By Sunnie Brown
It’s far from a secret: The Columbia River Gorge has it all. Waterfalls, wildflowers, wilderness, and a perfect Saturday afternoon adventure for anyone. However, it lacks a critical necessity to keep it pristine: a barrier of time or distance. And for Portlanders, this breach of barriers is a blessing; they can trade the sounds of the city for the brisk air of the Gorge within a half hour of easy interstate driving.
So, what’s the problem?
The problem is the Gorge trailheads are already bursting from overcapacity, and the problem isn’t diminishing anytime soon. Estimates by the Census Bureau reveal that between July 2014 and 2015, 780 people moved to Portland per week! In addition to the increased population at its boundary, the Columbia Gorge attracts plenty of marketing attention from top publications across the nation. The New York Times, Sunset Magazine, Travel Oregon, and National Geographic Travel boast the Gorge on their “Best Trips” lists year after year. Those 780 people per week have undoubtedly heard about the Gorge and it’s tributaries, and they’re eager to explore.
This perfect combination of population growth, ease of access, and interest in the outdoors has drastically amplified the impact of visitor traffic. Ask any steward of the Gorge and he/she’ll be quick to share stories of congested trailheads and viewpoints, obnoxious litter, the occasional dog running amuck, an underprepared tourist, or the emerging spur trails. The Forest Service categorizes these issues as “unmanaged recreation,” and the impact is increasingly visible and costly to local communities.
Off-course trails, also known as “rogue trail building,” are particularly visible because they disturb fragile habitat and compress and erode soil. For example The Forest Service delisted the Munra Trail because it wasn’t sustainable or safe. However, people hiked it anyway, and it became a large-scale rogue trail.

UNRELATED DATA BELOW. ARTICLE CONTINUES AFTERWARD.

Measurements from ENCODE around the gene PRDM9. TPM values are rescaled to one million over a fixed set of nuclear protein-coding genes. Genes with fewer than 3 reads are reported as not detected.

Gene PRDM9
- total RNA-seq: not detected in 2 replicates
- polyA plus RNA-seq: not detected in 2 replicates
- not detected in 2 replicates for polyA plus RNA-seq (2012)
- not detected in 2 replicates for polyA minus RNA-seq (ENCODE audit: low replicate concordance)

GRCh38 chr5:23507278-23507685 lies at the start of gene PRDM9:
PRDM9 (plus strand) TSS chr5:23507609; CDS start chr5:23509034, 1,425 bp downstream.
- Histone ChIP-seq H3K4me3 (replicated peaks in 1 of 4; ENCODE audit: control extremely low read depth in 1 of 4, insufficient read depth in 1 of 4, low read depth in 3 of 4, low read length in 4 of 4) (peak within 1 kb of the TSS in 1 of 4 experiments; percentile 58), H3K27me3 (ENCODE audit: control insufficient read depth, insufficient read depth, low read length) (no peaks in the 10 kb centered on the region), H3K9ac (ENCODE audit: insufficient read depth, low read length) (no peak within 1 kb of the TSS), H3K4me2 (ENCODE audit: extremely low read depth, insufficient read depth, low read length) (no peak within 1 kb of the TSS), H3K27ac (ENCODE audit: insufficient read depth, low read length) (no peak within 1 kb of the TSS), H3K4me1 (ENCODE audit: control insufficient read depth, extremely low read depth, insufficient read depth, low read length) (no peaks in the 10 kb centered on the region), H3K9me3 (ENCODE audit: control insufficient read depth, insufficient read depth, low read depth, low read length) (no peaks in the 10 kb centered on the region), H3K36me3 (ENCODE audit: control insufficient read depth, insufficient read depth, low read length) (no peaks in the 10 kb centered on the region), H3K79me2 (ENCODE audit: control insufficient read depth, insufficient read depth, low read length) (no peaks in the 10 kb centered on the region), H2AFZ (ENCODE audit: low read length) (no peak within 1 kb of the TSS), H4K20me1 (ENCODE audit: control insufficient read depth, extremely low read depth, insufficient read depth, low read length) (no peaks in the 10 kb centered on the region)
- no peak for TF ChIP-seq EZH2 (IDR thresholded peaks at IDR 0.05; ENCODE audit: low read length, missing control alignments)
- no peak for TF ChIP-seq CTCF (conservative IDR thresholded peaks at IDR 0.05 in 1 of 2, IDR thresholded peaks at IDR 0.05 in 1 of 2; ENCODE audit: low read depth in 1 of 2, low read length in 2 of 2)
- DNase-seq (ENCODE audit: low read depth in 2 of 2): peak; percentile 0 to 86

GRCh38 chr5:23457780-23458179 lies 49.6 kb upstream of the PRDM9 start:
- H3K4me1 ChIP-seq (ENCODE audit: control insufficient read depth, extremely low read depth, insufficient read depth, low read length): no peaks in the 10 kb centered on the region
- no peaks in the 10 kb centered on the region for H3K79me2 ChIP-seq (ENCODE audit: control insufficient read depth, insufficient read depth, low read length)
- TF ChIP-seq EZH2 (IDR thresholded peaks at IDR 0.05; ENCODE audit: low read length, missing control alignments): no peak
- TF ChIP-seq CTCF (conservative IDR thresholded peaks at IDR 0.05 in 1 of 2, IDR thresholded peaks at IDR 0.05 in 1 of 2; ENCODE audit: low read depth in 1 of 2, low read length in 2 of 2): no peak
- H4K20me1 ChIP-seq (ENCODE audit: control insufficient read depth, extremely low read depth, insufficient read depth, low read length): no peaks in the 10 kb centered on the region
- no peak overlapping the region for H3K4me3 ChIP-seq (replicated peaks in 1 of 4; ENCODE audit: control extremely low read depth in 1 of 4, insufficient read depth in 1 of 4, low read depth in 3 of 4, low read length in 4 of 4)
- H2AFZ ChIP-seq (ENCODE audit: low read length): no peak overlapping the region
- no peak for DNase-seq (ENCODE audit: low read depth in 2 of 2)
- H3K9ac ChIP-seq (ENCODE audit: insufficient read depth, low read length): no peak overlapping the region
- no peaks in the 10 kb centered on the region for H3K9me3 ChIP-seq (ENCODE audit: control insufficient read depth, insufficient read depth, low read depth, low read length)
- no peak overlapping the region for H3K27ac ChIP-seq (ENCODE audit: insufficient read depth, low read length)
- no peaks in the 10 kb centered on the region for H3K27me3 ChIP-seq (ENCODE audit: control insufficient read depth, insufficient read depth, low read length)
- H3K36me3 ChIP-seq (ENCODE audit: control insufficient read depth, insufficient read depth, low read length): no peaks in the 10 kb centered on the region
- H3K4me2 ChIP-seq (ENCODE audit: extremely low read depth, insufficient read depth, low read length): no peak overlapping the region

“Now the trail is hammered. People discovered it. It was promoted in the Oregonian, and now a lot of people are going there,” said Stan Hinatsu, Recreation Staff Officer for the Columbia Gorge National Scenic Area. “It’s a mess up there now. This is the type of thing we’re seeing; places that used to be in decent condition are now hammered.” Trails that were once two feet wide are now six feet wide; trails that had lady fern and lupine now have trampled vegetation. Trails are becoming gullies, and slope-side shrubbery is washing away. Without strong management, the trails will suffer from overexertion.
With congestion, trail sustainability, and safety in mind, management teams are stirring into action. Teams compiled of several state agencies are currently planning strategies to deal with the increased demand. However, the agencies face a serious challenge of meeting demand without an increase in resources. Therefore, the mission right now is to launch short-term solutions and tackle the long-term later. “We recognize that the short term solutions are just that.” Mr. Hinatsu says, “They’re not going to solve the greater problem. We still need to dive into the longer term efforts, but we’re not there yet.”
At least the short-term solutions are in motion. The Oregon Department of Transportation is currently conducting a Columbia River Gorge Transit Study with goals to distribute recreation more evenly, ease crowding at Multnomah Falls, and reduce illegal parking that harms